Thursday, January 28, 2010

día de pesca de la trucha de los muertos

A couple years ago the kids and I got my wife some Day of the Dead (“calaveras”) figures for her birthday, both of which land on the calendar at about the same time. We got them from a place that imports them from Peru, but my wife being herself, figured she could do a better job at them. She started making them for every occasion...

From what I can put together, here is what's going on with these "Day of the Dead" figures:

Day of Dead art, specifically the use of “calaveras” as a way of burlesquing persons and institutions (which were traditionally protected by censorship laws), is a tradition with roots both in Europe, and in the Indian traditions of Mexico.

Indian roots are made up mostly of the dual nature deities, whose “death side” was indicated by skeletal figures - the most famous survivor of that tradition is “La Santisima Muerte”.

European roots go back to the danse macabre, and to the work of Hans Holbein the Younger, and his figure of "Death", who wears many disguises, confronting individuals from all walks of life.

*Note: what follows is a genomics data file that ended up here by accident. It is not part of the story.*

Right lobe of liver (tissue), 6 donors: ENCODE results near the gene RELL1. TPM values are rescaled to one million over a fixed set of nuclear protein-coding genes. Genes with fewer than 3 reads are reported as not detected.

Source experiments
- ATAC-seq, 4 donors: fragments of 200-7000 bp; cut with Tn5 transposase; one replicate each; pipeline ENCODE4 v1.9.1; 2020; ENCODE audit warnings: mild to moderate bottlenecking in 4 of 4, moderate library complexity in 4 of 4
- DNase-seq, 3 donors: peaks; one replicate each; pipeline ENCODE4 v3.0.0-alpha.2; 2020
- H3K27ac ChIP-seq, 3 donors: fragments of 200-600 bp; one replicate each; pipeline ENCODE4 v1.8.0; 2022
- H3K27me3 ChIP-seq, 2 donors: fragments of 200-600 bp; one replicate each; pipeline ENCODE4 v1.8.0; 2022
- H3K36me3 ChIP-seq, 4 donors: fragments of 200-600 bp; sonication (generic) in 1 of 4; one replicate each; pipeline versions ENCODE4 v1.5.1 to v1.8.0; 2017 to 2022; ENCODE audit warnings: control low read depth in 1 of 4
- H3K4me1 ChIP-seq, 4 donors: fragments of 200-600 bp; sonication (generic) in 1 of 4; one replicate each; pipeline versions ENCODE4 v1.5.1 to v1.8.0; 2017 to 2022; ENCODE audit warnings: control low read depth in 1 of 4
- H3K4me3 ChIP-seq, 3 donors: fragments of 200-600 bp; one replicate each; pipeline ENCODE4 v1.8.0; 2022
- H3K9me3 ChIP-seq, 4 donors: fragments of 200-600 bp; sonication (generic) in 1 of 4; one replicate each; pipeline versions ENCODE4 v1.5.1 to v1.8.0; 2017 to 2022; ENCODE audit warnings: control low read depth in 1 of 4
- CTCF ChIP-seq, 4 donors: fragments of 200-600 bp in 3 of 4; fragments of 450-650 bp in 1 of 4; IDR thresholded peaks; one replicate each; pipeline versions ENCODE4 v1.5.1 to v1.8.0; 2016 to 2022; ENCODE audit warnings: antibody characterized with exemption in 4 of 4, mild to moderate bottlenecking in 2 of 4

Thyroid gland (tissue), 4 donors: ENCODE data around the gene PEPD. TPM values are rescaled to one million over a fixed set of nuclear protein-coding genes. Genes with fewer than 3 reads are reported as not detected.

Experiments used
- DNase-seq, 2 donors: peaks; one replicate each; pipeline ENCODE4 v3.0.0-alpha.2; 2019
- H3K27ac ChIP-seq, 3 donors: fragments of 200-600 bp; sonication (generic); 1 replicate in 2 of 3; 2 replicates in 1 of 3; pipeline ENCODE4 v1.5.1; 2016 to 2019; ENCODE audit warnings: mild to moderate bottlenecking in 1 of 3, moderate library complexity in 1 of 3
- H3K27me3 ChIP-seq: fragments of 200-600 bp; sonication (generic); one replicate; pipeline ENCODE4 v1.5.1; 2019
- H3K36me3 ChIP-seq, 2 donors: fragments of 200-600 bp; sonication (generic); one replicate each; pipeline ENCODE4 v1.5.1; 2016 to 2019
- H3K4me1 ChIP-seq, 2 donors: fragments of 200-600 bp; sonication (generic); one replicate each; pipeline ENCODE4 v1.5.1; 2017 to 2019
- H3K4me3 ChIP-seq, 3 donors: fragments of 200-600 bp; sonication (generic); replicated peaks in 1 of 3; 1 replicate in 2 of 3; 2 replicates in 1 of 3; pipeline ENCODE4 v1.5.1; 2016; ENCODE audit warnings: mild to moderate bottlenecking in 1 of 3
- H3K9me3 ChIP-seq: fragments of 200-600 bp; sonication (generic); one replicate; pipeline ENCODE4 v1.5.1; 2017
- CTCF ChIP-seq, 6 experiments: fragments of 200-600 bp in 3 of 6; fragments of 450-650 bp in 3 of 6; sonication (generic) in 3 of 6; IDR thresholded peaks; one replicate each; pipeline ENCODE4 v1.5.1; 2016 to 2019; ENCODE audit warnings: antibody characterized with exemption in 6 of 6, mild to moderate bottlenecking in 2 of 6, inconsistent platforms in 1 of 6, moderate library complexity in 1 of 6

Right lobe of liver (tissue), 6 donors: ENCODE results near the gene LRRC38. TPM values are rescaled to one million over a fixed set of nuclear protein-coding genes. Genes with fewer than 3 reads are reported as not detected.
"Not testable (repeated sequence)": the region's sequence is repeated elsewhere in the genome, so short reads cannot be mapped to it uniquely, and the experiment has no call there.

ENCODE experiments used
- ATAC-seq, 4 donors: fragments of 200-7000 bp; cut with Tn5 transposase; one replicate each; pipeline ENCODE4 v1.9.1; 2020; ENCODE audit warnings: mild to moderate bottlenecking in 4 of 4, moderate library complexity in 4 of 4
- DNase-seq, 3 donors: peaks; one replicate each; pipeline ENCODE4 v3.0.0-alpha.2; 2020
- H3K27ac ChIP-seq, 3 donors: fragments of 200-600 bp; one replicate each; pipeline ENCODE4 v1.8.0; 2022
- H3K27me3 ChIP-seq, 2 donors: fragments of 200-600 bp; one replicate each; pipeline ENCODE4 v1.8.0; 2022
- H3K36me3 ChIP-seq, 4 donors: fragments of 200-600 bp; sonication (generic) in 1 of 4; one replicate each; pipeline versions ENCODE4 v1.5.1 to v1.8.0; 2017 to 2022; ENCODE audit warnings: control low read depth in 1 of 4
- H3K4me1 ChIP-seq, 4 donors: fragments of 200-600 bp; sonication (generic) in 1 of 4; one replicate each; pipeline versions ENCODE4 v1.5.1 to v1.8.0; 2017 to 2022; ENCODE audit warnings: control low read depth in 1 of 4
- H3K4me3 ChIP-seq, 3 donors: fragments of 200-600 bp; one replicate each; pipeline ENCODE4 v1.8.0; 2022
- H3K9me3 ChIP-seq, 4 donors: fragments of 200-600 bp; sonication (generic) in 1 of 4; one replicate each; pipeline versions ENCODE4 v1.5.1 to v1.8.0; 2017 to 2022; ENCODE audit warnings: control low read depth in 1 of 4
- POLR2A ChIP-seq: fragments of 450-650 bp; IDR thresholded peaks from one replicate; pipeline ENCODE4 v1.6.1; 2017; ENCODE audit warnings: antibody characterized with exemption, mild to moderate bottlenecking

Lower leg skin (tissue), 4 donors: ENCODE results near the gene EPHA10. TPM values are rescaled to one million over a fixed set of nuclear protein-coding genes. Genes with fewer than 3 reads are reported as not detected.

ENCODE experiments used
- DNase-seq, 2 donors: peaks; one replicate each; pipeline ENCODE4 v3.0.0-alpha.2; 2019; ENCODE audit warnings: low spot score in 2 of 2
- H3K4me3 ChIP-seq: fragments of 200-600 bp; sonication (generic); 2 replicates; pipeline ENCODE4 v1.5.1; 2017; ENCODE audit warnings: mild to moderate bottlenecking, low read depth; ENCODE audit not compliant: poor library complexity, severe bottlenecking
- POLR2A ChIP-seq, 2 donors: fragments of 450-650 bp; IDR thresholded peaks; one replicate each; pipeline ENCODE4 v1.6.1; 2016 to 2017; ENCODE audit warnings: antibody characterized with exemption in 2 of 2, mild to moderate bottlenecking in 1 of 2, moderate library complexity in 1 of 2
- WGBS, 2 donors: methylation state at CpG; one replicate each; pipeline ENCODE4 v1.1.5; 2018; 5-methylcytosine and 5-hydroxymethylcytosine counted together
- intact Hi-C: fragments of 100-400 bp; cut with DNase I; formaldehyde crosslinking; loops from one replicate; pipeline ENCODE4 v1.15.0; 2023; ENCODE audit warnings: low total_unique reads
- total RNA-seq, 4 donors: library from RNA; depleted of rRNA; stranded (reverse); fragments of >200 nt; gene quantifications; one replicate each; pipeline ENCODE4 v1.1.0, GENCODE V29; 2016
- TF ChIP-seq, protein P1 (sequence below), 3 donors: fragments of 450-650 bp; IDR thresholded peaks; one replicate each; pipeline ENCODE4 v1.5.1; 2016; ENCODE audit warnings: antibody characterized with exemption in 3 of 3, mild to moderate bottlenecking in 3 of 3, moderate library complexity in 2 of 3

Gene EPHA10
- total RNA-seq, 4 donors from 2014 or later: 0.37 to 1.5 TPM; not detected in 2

The great Mexican illustrator Guadalupe Posada is said to have carried on Holbein’s traditions, and brought them back to life.

Thursday, January 21, 2010

Rainbow Whiteline Print Finish

Well, I finished up the last few colors on this print, and it's done; I'll have it matted and framed at the Chicago Greatwaters Expo next week. I'd like to get some more printing in, but I'm going to spend the time getting some last minute matting and framing done - not to mention get my crap organized...

Anyway, here it is, finger smudges and all:

I like it. I'm really, really happy with it. Deb even likes it, and she doesn't like any of my fishing stuff (well, this isn't entirely true...)